First, hats off to reproductive rights supporters who won last night!
If we had elected a “personhood” President, there would be cause for great concern. While personhood and abortion were hot issues during the campaign, one aspect related to both that didn’t seem to come up like it could of, at least in my observation, is the discussion of the definitive answer to the question, When does human life begin?
Anti-abortion factions are stuck on “the moment of conception” as the answer. But as Tamara Mann writes in her Huffpo piece, “Heartbeat: My Involuntary Miscarriage and ‘Voluntary Abortion’ in Ohio:”
“There is little consensus among biologists, doctors and ethicists on when life begins. The language here can be tricky. There all sorts of things they agree are alive — from cells, to animals, to people. But that is not what they mean when they discuss life in utero. In this case, they mean life as something endowed with humanness, and worthy of rights…”
It is not just about whether something is “alive,” but at what point is it human life, or the term that has now been used in many of the legislative attempts to prevent abortions – personhood.
As Mann points out “…the literature reveals a litany (italics mine) of standards for determining personhood: conception (day 1), implantation (day 6-7), detectable heartbeat (approximately week 6), detectable brain activity (approximately week 8), quickening (when the mother can feel the fetus moving), development of the cerebral cortex (at the end of the first trimester), viability outside the mother’s body (now as early as 24 weeks with medical support), when the head is visible during labor, and when the baby takes its first breath. Smart, thoughtful people genuinely disagree.”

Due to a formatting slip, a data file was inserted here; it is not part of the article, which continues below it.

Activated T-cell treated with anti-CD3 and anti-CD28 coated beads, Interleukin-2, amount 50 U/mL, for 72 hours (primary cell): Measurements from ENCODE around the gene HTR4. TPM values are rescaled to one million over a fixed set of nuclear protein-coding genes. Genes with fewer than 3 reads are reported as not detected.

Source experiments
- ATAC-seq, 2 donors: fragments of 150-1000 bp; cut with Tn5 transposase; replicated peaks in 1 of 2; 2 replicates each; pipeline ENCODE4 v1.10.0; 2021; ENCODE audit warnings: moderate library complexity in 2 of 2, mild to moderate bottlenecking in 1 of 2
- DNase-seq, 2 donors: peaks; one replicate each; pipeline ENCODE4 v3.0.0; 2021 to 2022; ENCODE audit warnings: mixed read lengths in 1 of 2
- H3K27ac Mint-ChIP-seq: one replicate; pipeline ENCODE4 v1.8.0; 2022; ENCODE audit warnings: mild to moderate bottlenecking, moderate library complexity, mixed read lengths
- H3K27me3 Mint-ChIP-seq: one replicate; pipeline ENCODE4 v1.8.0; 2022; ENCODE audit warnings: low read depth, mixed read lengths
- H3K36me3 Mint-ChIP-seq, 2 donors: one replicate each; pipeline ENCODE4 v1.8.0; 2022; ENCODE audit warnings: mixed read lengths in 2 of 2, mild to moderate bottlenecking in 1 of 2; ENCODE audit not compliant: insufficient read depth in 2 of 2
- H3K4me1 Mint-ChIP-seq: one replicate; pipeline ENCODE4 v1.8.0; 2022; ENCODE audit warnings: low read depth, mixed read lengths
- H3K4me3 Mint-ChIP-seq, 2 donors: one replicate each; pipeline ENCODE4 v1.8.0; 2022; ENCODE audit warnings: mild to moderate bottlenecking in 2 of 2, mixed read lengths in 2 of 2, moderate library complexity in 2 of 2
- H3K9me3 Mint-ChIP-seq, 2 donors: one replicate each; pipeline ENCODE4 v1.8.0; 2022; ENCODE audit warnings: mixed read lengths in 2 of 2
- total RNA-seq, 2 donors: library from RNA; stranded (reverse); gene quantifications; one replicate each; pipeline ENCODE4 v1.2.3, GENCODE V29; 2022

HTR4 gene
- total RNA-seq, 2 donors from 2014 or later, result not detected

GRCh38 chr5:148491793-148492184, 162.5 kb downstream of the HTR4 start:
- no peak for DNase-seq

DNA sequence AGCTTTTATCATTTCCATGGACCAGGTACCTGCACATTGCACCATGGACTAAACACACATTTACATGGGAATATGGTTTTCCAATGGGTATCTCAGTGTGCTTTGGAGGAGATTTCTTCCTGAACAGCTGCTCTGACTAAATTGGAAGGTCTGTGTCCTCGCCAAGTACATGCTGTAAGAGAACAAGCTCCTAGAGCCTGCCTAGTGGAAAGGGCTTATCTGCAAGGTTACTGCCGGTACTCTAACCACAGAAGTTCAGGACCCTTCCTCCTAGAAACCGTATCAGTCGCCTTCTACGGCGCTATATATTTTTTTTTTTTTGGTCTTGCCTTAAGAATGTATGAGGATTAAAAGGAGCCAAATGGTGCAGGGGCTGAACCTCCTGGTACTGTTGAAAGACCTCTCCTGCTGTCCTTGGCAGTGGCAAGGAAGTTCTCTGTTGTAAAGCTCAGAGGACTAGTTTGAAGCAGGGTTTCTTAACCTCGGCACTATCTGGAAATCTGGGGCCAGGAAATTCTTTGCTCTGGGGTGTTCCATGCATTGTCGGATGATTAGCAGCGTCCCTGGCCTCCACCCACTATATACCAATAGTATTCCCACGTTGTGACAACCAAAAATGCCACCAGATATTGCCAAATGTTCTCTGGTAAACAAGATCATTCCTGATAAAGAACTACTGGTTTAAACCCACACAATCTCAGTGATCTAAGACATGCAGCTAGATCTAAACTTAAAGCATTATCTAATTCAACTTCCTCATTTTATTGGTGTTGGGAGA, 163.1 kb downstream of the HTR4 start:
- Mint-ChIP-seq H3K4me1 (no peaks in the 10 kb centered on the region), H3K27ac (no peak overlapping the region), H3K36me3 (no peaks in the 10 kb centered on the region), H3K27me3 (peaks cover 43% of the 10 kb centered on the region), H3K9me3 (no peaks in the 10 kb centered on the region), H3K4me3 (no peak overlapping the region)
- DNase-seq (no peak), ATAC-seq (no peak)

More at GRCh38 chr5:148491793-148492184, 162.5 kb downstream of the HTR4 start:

And really smart people in the highest court in the land have not come to the answer. Even as far back as 1973, the Supreme Court indicated that people trained in “respective disciplines of medicine, philosophy and theology are unable to arrive at any consensus” and the Court itself “could not resolve the question of when life begins.”
Where do many people go for the answer to this question? To their church. When her doctor told her fetus was “not compatible with life” – that it would not “survive the pregnancy” and that it should be removed, this is what Ms. Mann did.
The fetus had a heartbeat, she was not sure what to do, and went to a rabbi for counsel. She learned that “In Judaism, the dominant metaphor for life is not the heartbeat — it is the breath. In Genesis 2:7, God breathes life into man: ‘Then the Lord God formed man of the dust of the ground, and breathed into his nostrils the breath of life; and man become a living soul.’ Even that final word, soul, nefesh, can be translated as breath.”
Jewish law errs on the side of the mother’s health, and does not see a fetus as “a life.” As Jodi Jacobson, Editor-in-chief of RH Reality Check describes it, Jewish law “does not recognize an egg, embryo, or fetus as a person or full human being, but rather ‘part and parcel of the pregnant women’s body,’ the rights of which are subjugated to the health and well-being of the mother until birth.”
The Vatican disagrees, and see the fertilized egg is a “person” with full rights under the law. The United Methodist Church – it sees it differently and “recognizes the primacy of the rights and health of women.” And “Islamic scholars, like Jewish scholars, have debated the issues of ‘ensoulment’ and personhood, and continue to do so with no over-riding consensus.”
There is clearly not one answer to the question of personhood. The problem is the “Moment of Conceptionists” do not accept this, and feel so right about their religious position they want all of us to follow it.
As we head into the next four years, expect this contingent to continue to attempt to make personhood, not Roe v Wade, the law of the land. Expect them to try and chip away at this law any way they can.
However, we will have a president at the helm who can make sure the highest Court continues to see the answer to “when life begins” for what it is – a matter of personal belief, and the right to privacy to make personal choices based on those beliefs.